Following a defensive gun use, your ability to prove what training you’ve had could make the difference should you find yourself in the crosshairs of the law.
By: Marty Hayes | Published August 25, 2015
Read the article and write out your answers to these questions.
1. What do you need to prove if you are on trial for a legitimate act of self defense?
2. To explain your mindset during that critical incident, your ________ knowledge must be established. What are some ways you can prove that knowledge?
3. The phrase “knowing what you knew at the time” is often used in discussing the legal battle over an act of self defense. What do you think that phrase means?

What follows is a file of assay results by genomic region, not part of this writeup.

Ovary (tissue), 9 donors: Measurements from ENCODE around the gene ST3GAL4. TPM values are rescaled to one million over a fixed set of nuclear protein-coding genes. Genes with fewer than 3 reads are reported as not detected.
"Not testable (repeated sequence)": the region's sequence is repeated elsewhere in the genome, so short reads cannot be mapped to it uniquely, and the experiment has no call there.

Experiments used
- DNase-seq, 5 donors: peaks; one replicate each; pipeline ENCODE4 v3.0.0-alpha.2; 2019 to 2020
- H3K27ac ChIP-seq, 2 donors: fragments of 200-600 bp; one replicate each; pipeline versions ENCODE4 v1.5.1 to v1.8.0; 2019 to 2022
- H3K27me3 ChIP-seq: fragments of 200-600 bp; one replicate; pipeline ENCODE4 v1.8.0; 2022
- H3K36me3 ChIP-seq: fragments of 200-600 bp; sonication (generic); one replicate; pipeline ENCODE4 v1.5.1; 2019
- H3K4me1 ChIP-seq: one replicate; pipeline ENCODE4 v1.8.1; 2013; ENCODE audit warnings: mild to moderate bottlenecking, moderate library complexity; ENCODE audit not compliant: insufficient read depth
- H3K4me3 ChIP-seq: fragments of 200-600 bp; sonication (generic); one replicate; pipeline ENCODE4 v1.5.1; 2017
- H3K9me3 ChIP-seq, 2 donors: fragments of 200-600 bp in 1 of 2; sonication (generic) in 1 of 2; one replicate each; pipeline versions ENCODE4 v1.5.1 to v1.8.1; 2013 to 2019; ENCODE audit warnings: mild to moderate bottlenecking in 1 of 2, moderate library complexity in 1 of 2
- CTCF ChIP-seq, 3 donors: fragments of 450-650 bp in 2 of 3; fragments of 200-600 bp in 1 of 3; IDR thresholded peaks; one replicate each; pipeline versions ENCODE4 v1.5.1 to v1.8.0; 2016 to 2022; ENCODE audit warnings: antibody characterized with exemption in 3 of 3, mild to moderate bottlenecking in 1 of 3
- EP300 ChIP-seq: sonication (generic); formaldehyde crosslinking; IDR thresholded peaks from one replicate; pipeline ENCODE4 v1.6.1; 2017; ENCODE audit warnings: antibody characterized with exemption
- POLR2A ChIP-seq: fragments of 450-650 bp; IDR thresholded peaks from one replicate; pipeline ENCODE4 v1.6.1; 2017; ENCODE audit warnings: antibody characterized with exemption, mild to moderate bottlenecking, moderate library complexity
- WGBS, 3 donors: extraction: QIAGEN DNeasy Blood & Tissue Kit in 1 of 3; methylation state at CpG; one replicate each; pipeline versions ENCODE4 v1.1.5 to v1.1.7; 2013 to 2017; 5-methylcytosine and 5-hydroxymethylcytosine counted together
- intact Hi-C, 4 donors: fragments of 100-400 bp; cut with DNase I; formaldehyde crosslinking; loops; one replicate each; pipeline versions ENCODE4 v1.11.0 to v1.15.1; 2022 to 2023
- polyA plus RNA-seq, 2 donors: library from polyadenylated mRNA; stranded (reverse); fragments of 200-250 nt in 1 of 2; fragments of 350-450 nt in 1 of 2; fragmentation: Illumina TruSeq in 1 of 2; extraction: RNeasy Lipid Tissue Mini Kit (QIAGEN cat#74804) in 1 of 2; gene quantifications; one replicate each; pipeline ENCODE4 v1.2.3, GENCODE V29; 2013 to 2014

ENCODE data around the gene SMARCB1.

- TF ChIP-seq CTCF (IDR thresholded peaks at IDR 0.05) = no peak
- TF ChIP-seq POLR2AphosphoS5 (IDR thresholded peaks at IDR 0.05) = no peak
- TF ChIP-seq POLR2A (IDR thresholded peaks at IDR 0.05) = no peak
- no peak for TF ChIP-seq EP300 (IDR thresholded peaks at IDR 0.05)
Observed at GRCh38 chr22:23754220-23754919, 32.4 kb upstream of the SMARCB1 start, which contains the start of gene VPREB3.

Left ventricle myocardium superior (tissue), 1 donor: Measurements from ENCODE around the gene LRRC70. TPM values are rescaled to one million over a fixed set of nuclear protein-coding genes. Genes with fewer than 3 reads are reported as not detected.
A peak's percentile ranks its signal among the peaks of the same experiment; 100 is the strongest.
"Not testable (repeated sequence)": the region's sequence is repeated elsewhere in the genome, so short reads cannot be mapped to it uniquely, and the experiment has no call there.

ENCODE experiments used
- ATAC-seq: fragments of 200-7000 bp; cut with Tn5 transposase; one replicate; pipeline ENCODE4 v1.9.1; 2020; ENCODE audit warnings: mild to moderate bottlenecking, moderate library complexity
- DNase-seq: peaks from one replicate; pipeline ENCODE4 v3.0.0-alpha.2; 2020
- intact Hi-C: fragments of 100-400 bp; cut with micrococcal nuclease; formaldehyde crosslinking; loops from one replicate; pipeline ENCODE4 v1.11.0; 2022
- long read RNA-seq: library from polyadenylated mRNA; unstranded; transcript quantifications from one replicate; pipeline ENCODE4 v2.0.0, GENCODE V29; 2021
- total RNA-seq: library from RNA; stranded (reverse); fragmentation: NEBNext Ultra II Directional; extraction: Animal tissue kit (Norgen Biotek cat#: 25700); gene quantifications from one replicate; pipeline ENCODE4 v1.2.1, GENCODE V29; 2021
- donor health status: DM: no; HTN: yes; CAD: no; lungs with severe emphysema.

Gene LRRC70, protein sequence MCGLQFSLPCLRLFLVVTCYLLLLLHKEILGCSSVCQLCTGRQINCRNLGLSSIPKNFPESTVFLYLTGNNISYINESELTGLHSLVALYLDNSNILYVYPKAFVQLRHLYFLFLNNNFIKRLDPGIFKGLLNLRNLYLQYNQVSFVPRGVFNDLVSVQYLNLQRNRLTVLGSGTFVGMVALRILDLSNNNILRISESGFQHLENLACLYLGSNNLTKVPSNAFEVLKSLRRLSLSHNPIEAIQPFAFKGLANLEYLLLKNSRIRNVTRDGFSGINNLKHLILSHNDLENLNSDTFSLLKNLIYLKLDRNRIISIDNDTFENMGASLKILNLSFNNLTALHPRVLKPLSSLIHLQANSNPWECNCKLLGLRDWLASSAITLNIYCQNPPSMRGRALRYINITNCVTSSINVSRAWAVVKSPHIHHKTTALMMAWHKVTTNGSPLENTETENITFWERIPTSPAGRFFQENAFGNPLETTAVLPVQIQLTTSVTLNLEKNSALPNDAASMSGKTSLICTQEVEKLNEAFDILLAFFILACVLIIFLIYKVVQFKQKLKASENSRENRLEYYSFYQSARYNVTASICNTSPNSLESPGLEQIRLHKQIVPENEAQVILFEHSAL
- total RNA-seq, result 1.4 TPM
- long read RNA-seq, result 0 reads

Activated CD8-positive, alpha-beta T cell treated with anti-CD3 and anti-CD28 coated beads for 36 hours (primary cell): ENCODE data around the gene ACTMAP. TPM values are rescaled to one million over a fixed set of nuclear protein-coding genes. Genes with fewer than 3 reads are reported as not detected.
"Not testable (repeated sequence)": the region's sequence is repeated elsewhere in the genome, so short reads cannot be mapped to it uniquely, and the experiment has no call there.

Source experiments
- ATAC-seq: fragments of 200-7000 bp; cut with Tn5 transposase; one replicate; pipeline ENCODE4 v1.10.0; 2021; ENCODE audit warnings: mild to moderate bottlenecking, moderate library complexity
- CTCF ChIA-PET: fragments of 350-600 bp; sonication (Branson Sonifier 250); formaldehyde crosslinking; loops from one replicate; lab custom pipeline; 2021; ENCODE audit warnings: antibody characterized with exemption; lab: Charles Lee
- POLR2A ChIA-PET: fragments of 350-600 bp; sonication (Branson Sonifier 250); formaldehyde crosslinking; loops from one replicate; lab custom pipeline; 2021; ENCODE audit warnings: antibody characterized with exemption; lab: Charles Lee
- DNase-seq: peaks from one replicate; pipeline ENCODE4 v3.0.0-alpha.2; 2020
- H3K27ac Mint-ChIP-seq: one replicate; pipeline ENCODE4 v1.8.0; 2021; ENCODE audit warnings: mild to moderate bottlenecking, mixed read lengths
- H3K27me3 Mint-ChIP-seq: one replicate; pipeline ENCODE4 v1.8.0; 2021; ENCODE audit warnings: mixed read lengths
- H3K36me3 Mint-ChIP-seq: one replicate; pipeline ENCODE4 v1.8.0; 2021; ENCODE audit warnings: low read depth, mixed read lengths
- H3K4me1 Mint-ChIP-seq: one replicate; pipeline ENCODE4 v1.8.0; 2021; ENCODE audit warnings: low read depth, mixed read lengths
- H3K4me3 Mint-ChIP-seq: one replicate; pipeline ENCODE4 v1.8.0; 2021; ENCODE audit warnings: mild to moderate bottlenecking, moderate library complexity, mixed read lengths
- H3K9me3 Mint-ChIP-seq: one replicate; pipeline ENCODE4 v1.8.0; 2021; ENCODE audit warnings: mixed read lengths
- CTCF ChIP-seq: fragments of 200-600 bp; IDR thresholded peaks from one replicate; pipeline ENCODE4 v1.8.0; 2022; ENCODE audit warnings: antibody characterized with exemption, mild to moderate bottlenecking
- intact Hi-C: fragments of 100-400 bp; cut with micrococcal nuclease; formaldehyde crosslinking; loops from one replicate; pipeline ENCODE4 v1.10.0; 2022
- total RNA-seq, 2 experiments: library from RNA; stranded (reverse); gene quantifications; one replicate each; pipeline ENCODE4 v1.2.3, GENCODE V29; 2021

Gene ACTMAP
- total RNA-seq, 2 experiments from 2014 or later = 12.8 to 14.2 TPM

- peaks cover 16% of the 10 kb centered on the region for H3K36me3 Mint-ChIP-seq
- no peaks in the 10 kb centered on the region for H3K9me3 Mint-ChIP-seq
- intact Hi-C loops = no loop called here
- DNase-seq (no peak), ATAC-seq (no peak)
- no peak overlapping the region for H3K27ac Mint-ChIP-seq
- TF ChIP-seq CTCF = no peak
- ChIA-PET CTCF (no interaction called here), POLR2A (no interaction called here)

4. Marty Hayes says, “Your ability to introduce properly documented training will greatly aid the court in understanding that your actions were indeed reasonable—and hence justifiable.” How does he suggest you document the information you learn by reading books, watching instructional DVDs or attending professionally taught classes?
5. How can you preserve the integrity of the documentation so that it can be introduced as evidence if you are put on trial?
6. Summary question: Why is it a good idea to document the things you learn about self defense?